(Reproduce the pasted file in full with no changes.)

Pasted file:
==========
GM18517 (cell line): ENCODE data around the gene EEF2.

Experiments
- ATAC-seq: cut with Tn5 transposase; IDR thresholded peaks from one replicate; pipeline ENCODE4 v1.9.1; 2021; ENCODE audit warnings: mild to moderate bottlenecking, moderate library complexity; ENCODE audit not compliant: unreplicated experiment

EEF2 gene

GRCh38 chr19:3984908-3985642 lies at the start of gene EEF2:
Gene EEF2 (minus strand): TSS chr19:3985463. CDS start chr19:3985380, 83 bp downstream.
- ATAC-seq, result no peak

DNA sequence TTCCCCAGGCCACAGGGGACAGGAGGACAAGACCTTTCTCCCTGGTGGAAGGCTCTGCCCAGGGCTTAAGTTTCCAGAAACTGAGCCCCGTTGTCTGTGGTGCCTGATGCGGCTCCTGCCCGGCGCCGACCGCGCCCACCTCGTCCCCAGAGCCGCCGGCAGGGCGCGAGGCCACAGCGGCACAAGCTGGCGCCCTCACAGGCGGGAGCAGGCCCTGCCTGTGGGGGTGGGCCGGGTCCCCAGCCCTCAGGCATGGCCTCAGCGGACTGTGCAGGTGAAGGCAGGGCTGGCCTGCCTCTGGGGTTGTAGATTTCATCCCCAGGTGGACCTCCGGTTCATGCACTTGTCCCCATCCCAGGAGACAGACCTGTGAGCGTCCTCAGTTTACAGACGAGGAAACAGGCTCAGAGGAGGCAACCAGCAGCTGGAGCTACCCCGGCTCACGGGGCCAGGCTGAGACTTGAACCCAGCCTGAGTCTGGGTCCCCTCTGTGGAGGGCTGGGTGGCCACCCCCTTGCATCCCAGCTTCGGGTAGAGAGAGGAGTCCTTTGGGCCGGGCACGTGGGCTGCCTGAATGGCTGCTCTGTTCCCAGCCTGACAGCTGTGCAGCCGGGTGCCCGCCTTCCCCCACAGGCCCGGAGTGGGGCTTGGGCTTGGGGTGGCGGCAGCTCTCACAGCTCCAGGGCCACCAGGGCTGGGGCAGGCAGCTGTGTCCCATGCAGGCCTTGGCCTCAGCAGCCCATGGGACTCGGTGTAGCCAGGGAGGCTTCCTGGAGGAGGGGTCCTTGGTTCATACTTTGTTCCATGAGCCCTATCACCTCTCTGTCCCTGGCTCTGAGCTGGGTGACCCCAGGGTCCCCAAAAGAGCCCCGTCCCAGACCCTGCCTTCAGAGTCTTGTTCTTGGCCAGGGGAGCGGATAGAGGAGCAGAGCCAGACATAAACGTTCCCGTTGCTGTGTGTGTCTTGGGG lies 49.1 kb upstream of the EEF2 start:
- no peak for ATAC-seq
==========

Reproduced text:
GM18517 (cell line): ENCODE data around the gene EEF2.

Experiments
- ATAC-seq: cut with Tn5 transposase; IDR thresholded peaks from one replicate; pipeline ENCODE4 v1.9.1; 2021; ENCODE audit warnings: mild to moderate bottlenecking, moderate library complexity; ENCODE audit not compliant: unreplicated experiment

EEF2 gene

GRCh38 chr19:3984908-3985642 lies at the start of gene EEF2:
Gene EEF2 (minus strand): TSS chr19:3985463. CDS start chr19:3985380, 83 bp downstream.
- ATAC-seq, result no peak

DNA sequence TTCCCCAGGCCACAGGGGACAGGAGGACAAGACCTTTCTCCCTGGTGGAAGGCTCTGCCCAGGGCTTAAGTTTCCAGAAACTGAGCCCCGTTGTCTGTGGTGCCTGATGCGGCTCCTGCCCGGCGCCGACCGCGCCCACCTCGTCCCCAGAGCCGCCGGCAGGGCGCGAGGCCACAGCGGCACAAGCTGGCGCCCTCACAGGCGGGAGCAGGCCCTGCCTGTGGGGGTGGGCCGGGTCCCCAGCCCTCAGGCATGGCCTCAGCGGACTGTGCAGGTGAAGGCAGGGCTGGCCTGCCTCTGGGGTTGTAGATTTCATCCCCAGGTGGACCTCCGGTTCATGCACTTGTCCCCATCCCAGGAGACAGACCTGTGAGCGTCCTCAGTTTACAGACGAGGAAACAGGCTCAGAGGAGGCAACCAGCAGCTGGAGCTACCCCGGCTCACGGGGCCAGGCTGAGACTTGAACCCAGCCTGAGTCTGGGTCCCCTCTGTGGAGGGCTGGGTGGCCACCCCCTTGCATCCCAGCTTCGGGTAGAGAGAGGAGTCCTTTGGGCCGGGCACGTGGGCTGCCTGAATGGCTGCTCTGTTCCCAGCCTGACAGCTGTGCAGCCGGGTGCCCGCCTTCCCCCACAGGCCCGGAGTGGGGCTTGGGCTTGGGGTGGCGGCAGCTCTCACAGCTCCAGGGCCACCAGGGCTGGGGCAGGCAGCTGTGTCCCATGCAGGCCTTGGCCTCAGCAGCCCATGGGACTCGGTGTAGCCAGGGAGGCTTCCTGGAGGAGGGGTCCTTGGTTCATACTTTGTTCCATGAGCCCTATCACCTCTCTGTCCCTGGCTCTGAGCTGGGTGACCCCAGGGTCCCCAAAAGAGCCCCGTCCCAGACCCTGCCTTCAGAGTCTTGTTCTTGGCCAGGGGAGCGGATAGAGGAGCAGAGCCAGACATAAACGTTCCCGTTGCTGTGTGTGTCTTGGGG lies 49.1 kb upstream of the EEF2 start:
- no peak for ATAC-seq